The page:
Nature Notes from Argyll
(and occasionally other places)
Tue 29 Jul 2008 Ben Lui
Surveying plant populations on Ben Lui as part of BSBI Site Condition Monitoring team. The area covered was partly in Stirlingshire (VC88 Mid-Perthshire) and partly in Argyll (VC98 Main Argyll). The mountain is very rich botanically owing to the limestone rock and lack of grazing. It rained for much of the time which limited the number of photos.
The so-called False Sedge is the only British sedge outside the large genus Carex to have separate male and female flowers, as the Carex species do. It is close to Carex but has an open utricle which exposes the nut. It occurs in a narrow band across Argyll and Perthshire with outlying populations in Teesdale. Pic 2 shows the Sheathed Sedge, which is a bit more widespread in the Highlands. It was discovered in England for the first time a few years ago during the foot and mouth epidemic when the lack of grazing allowed the plants to flower. Large amounts of vegetative material had been unrecognised on the English hills until then. I have to say though that Jim McIntosh of our party had no problem recognising this plant from its basal leaves, so the English have no excuse! It was some time before we found flowering shoots, which are scarce even when the plant is ungrazed.
I showed a very poor pic of Hair Sedge from the Ben Lawers area last month. These give a better impression of it, though the terminal male spikes have fallen. It's frequent in the Argyll and Perthshire hills and scattered in limestone districts elsewhere, including the far north coast of Scotland at sea level.
Here's a better pic of Black Alpine Sedge than the Ben Lawers one, despite the windy conditions. This species is confined to high ground, mainly in Argyll and Perthshire. The little plant in the second pic is Hoary Whitlow-grass, without the twisted fruits found on better-grown specimens. I took the photo to make sure it wasn't the rare Rock Whitlow-grass, which always has untwisted fruits, but the toothed leaves prove it to be the commoner species.
Two of our target species were Shade Horsetail and Alpine Woodsia. I took these (and other) pictures to try and verify possible specimens. The problem with the Horsetail was that many of its branches were 4-angled, whereas Shade Horsetail is supposed to have them all 3-angled. The fern was suspicious because of its black stems, among other things.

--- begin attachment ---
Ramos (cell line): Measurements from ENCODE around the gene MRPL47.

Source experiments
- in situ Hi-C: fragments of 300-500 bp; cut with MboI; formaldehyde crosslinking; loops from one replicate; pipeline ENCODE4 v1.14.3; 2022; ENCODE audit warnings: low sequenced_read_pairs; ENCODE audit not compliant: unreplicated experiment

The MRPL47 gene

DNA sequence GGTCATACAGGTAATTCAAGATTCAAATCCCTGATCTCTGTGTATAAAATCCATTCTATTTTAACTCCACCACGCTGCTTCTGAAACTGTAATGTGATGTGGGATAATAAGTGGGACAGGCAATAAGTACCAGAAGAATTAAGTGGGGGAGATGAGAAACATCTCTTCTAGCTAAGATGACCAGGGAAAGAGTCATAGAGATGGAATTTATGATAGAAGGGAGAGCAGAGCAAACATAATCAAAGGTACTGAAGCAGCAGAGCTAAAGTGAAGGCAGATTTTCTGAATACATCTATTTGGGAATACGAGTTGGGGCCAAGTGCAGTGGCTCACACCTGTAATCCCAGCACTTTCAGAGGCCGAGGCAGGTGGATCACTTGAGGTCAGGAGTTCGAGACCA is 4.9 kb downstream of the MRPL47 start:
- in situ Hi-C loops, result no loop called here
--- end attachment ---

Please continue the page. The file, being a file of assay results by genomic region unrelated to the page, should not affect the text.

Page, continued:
It turned out that we were ok with the Horsetail; it is Shade Horsetail and there was a lot of it. We also found its hybrid with Wood Horsetail. The fern, however, is not Woodsia but a stunted Brittle Bladder Fern. Despite reliable past records of Woodsia from the area we did not find any on this occasion.
We did find something even more exciting from my viewpoint, since I had never seen it before: Mountain Bladder Fern. Continuing the green theme, Frog Orchids were frequent at around 600 m altitude.
Plants such as Alpine Saw-wort, left, which are usually confined to rock faces, were growing in open grassland along with many others that seemed odd in such a habitat, such as Northern Rock-cress (whose leaves were very different to those it has on Skye). Round-leaved Wintergreen was only flowering on inaccessible rock ledges, but this shot from a distance has come out reasonably well.
Other plants of interest included Three-flowered Rush, Northern Bedstraw (hairy mountain form), Wood Cranesbill, Alpine Bartsia, Globe Flower, Scottish Asphodel, Cyphel (much rarer in Argyll than in Skye), Stone Bramble, Toothed Wintergreen, Holly Fern, Moonwort, Moss Campion, Alpine Bistort, Mountain Sorrel, Mountain Willow, Dwarf Willow (on rock faces, in contrast to its Skye habitat of bare flat exposed tops), Limestone Bedstraw, Stiff Sedge, Russet Sedge, Green Spleenwort, Mountain Avens, Northern Bilberry, Purple, Yellow and Starry Saxifrages, and frequent large stands of Melancholy Thistle.
This striking gall on Marsh Violet is caused by the rust fungus Puccinia fergussonii, described as "very rare" in British Plant Galls, but apparently only "scarce". Found at 585 m.
A couple of moths were met with on these heights, both of species we had in Saturday's moth traps, but worth another showing. The Common Marbled Carpet landed on a rucksack. The other is the Green Carpet, whose colour has faded even more than in Saturday's example.
Fri 1 Aug 2008 Taynuilt
House Martins from my window. Swallows are a lot more usual on these wires.
Mon 4 Aug 2008 Port Appin
Found one Birdsnest Orchid, left, and hundreds of Broad-leaved
Helleborines, right. Also hundreds of Narrow-leaved
Helleborines but they were past flowering and only had leaves.
All photos and other content copyright © Carl Farmer